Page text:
That disease, it turns out, is essentially extreme powerstone radiation poisoning and came to be known as phthisis. Yawgmoth studied the disease and, after he got his experimental jollies in, finally succeeded in developing a cure or sorts. It’s shortly after, however, that the races he experimented on while in exile came calling. The Thran yet again threw him out. And it’s in this second exile that Yawgmoth discovers a mysterious portal in the Caves of the Damned and, through that portal, the plane of Phyrexia.
From here and through a combination of deceit and careful planning, Yawgmoth began his revenge on the Thran, bringing those ill with phthisis into the plane to be “cured.” Over time, the plane began to resemble the horror scene that Magic players think of today. As a final middle finger to the Thran, Yawgmoth unleashed a noxious death cloud, killing everyone it could before the portal was sealed, locking Yawgmoth away in Phyrexia forever.
Or was it?
Life on Phyrexia had been perverted to Yawgmoth’s fancy as he merged with the plane in an almost literal sense. He was all powerful, all knowing, and a god incarnate on the plane. He developed sleeper agents, sending them back to Dominaria to perform espionage, infiltration, and sabotauge. The Ineffable (as he had become known) even bested a rightfully invading Urza, driving him from the plane in a near-fatal state.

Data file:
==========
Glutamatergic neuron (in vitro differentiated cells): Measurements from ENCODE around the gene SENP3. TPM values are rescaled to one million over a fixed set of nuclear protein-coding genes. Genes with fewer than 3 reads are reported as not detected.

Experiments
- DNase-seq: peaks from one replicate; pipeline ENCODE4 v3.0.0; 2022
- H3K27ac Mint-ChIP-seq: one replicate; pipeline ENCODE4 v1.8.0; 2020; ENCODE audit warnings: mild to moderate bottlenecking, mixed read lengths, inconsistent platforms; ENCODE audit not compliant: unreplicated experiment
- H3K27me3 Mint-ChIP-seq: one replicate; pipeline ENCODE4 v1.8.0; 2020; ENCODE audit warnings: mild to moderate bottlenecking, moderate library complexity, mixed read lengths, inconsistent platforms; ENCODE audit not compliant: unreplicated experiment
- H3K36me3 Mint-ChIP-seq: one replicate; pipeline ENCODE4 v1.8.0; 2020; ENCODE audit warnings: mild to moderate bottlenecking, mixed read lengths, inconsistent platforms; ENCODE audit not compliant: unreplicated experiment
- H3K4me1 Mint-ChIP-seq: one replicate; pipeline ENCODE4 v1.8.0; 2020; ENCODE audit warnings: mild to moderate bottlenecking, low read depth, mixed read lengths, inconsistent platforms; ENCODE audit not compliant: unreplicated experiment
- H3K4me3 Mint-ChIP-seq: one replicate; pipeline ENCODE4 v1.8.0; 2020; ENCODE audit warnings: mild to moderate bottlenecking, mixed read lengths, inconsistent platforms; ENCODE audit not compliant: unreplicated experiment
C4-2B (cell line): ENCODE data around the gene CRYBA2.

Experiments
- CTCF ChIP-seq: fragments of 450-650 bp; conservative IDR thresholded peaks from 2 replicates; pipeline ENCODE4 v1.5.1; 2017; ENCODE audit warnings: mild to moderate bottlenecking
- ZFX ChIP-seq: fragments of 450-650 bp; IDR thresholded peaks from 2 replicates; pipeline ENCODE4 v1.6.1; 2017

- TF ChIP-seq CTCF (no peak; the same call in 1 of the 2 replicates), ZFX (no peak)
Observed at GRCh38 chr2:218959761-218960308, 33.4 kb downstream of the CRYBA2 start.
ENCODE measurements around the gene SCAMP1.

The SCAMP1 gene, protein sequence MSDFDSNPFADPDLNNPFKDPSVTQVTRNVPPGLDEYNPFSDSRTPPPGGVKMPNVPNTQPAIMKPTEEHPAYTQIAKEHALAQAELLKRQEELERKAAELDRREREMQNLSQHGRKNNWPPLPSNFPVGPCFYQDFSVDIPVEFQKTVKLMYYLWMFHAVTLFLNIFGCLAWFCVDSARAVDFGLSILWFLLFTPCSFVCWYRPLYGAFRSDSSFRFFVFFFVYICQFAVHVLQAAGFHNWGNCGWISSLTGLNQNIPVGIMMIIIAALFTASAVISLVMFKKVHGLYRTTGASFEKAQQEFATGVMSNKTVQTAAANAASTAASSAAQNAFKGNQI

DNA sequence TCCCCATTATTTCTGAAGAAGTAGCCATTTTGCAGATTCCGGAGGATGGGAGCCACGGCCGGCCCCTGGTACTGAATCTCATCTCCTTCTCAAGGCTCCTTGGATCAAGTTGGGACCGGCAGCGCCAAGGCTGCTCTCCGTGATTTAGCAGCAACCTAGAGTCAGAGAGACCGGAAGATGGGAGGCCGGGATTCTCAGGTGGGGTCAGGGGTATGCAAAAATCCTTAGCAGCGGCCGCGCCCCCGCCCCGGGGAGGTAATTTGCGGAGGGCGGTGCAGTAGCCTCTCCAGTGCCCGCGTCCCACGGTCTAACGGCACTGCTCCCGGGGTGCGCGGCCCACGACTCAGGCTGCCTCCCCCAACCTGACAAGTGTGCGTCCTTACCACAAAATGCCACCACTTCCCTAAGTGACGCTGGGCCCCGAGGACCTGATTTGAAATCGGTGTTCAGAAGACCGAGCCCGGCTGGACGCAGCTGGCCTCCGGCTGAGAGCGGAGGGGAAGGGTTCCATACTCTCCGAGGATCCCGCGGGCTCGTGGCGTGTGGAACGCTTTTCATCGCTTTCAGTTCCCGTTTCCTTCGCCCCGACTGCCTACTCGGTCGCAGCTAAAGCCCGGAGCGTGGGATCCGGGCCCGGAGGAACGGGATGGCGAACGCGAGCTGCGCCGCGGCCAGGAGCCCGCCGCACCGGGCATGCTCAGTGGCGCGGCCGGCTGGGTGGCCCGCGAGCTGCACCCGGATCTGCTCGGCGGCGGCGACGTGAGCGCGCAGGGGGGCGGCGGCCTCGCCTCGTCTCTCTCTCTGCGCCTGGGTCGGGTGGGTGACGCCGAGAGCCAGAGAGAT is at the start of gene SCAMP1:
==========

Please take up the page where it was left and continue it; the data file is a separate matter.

Finally, millennia later, it’s time to invade Dominaria one final time. When he finally emerges on the plane, he does so in the form of a hemisphere-spanning death cloud. In a valiant effort by the Weatherlight crew along with the assembled pieces of the now-completed Legacy, Yawgmoth finally met his demise, dissolving and finally settling on the marshy, black-leaning island of Urborg.
Born on the Esper shard of Alara to an abusive scrapper father and a prostitute mother, Tezzeret was never cared for as a boy. In fact, they never even cared enough to name him. The moniker “Tezzeret” was given to him by his peers, the word being slang for “an improvised weapon” after stabbing an older boy who was bullying him. He learned at an early age that the strong ruled and take whatever they want from the week. From the age of seven onward, this would be Tezzeret’s worldview as he joined a gang and participated in petty theft until he could flee the slums.